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Top 10 wines in the UK press

Taylor’s Chip Dry White Port, Douro, Portugal NV

taylor-fladgate-chip-dry-white-port-portugal-10295864Spritzers are the perfect summer drink, according to David Williams. Writing in The Guardian this week, the wine expert rounded up a selection of wines that work well when mixed with sparkling water.

He said: “I’m told that in Portugal’s Douro Valley the popular alternative to the spritzer is a mix of white port and tonic, or, if you must, Portonic. I’m not sure if that really is the case: it’s always offered when I’ve visited but I wonder whether that has more to do with port producers trying to find ways of selling the stuff rather than evidence of a genuine local custom. Not that it matters: with a slice of lemon, some ice and a few sprigs of mint, Taylor’s version makes a light, dry long drink pitched somewhere between a G&T and a vermouth and lemonade. Try the same recipe with M&S’s Pink Port (£8.99) and you have a less medicinal Pimm’s.”

Price: £12.99, Waitrose

Fragoso Cabernet Sauvignon Rosé, Mendoza, Argentina 2013

FD_FD_F23A_00920612_NC_X_EC_0Another of Williams’ savvy spritzer selections was this “robust” Argentine rosé.

He said: “After a little DIY experimentation, I’ve come to the predictable conclusion that red wines simply won’t take to the spritzer treatment. No matter the quality or style of the source material or the balance of water and wine, the result always feels like a dry and dusty overdiluted squash. A much more successful way of pepping up an already chilled light and fruity red wine such as Waitrose’s LaForêt Beaujolais 2013 (£7.99) in the heat is the addition of a couple of ice cubes: there’s little dilution, but the crunchy blackberry fruit is somehow better defined. It works even better with a robust darker rosé such as Marks & Spencer’s Argentine rosé: the colour, the clink of the cubes and the berry flavours a lighter alternative to Campari.”

Price: £6.99, Marks & Spencer

Marks & Spencer Dry Furmint Tokaji 2013, Hungary


Susy Atkins, writing in The Telegraph, explored the wines of Hungary this week, in particular those made from Furmint – one of the country’s native grapes and that which is used to make its signature Tokaji dessert wine.

She said: “Tangy lemon and lime with angelica and green pear hints. A delicious light white with a refreshingly dry finish.”

Price: £9.99

Waitrose Hungarian Pinot Grigio 2013, Hungary


Atkins also recommended this Hungarian Pinot Grigio which she described as “elegant and refreshing”.

She said: “Great value white from the excellent modern Hilltop Neszmely winery in northern Hungary. Subtle stuff with mouth-watering tones of grapefruit and pear and 15% Chardonnay, which rounds out the finish.”

Price: £5.99, Waitrose

2012 Oveja Negra Cabernet Franc Carmenere Reserva Maule Valley, Chile

oveja-negra-cabernet-franc-carmenere-reservaBrian Elliott, writing for The Scotsman, recommended this Chilean Cabernet Franc this week calling it a wine in which “two traditional French varieties” have been given a “New World twist.”

He said: “The resulting rich, but lightly oaked blend majors on dark plum fruit, but wraps those flavours with spiciness and a lively, fruity acidity, even though the finish has firm touches of tannin.”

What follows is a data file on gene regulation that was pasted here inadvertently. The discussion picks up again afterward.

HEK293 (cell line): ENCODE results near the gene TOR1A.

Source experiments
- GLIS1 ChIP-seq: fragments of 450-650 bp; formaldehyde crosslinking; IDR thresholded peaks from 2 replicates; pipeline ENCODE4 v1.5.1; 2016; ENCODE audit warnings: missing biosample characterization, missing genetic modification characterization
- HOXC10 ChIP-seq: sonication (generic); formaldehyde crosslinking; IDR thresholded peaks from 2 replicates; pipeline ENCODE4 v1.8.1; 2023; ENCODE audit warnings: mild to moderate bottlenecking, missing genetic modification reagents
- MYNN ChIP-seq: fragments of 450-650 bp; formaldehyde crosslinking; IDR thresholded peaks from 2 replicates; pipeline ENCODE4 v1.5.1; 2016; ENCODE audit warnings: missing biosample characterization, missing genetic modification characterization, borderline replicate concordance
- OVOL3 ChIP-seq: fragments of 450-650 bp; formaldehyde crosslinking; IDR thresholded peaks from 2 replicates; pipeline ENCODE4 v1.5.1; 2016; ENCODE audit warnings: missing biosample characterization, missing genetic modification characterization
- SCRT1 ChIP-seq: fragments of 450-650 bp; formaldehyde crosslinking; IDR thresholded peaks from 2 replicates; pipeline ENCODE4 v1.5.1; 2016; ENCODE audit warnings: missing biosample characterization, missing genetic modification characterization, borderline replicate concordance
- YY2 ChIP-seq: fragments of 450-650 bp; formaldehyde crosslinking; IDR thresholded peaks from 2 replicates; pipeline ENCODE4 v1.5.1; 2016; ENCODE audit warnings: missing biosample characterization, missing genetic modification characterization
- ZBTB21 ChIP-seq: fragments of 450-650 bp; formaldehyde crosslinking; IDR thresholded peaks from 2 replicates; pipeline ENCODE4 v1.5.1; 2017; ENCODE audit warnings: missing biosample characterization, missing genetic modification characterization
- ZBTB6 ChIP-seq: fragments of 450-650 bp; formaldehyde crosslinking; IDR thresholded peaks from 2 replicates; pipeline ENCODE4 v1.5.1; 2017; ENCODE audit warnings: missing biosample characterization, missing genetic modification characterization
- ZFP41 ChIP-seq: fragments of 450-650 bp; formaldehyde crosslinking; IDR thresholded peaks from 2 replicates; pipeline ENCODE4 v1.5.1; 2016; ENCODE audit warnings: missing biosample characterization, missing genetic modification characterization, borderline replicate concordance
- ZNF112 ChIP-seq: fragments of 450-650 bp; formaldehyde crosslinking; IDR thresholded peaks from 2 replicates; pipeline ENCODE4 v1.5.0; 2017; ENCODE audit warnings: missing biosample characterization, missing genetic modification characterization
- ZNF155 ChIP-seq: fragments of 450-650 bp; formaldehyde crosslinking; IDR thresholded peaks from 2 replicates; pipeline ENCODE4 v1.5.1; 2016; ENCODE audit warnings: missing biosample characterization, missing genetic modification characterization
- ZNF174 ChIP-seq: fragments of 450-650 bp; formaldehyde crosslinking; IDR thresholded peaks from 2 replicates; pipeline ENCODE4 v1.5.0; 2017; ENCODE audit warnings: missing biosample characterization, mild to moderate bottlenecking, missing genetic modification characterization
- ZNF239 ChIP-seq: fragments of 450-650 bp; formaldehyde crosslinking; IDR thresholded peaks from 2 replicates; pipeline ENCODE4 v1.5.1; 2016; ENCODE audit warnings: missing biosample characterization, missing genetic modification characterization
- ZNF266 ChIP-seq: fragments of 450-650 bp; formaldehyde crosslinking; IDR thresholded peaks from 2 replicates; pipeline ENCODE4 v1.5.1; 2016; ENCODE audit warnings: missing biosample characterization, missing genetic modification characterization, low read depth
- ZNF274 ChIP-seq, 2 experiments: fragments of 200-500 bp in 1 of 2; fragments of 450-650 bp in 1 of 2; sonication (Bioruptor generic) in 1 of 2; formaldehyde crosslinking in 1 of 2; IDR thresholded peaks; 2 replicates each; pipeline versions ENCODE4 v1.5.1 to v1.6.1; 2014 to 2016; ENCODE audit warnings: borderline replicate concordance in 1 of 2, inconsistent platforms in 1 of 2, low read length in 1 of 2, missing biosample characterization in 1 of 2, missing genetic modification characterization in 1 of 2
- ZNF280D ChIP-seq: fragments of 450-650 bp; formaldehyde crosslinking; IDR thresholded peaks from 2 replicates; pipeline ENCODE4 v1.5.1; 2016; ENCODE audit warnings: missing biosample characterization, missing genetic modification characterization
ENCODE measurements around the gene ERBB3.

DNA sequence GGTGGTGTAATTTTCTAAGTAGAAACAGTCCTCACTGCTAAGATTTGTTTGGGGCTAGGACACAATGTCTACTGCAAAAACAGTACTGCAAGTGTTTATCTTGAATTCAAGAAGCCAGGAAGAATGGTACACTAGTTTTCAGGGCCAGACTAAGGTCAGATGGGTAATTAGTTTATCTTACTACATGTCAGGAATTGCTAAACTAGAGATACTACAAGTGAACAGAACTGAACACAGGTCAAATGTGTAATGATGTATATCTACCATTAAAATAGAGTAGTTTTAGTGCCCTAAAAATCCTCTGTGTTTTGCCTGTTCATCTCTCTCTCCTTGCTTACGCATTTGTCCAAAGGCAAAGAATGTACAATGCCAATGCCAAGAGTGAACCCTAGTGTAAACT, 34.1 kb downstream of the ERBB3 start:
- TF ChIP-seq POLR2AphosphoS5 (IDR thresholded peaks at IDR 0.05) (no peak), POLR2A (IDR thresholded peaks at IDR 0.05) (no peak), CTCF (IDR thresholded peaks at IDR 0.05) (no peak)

£8.75, Oddbins

2013 Las Ola Verdejo Rueda, Western Spain

2347131349Elliott also recommended this Spanish white which he described as “surprisingly complex”.

He said: “The vineyard’s altitude ensures that this typical Spanish white also has some crisp, tangerine-centred acidity to balance its tropical fruit flavours. Couple all that with sweeter spices on the finish and, by contrast, a pear-influence opening, and the wine becomes surprisingly complex.”

£7.95, The Wine Society

La Stoppa Malvasia Ageno 2009, Emilia, Italy

7f486f97-agenoOrange wines are set to become the new rival to rosé, according to Jamie Goode writing in The Express this week.

He said: “Wine made from white grapes, but with longer contact between skins and juice, can turn out anything from yellow to deep bronze. It tends to be expensive, and it’s still the province of specialist suppliers, but it might just be the next big thing.”

Of this Italian example, Goode said: “Orange/bronze in colour, this is complex and intense, with notes of tea, medicine, herbs and ripe peaches. It’s only for the adventurous – but once tried, never forgotten.”

Price: £25.99,

Testalonga El Bandito 2010, Swartland, South Africa


Another orange wine which comes highly regarded by Goode hails from South Africa’s Swartland.

He said: “This is a deep bronze colour and has amazing aromas and flavours of citrus, spice and raisins, as well as some baked-apple notes.”

Price: £26,

Bio Bio Valley Malbec 2012, Chile

UntitledTerry Kirby, writing in The Independent, had praise for this Chilean Malbec from the southern region of Bio Bio.

He said: “Chile’s main claim to fame is Carménère, but there are also increasing amounts of Malbec, also known as Côt, grown here at altitude in the cooler southern region of Bio Bio. Smooth, some light floral touches, lovely berry fruits, fresh and highly drinkable. Suitable for all red meats and charcuterie, but also pork dishes.”

£6.99, Co-op stores

Château Les Croisille Cahors 2011, France

UntitledFinally, Kirby recommended this “intense” French red which he said would pair perfectly with hard cheeses or grilled lamb.

He said: “Originally used in Bordeaux blends, but long out of favour, most French Malbec is now grown in Cahors in the south-west, to make intense, though highly accessible inky-black wines. Soft, with rounded flavours of damsons and dried fruits and a little tar, this is great for hard cheeses, grilled lamb or lasagne.”

£9.99, Marks & Spencer

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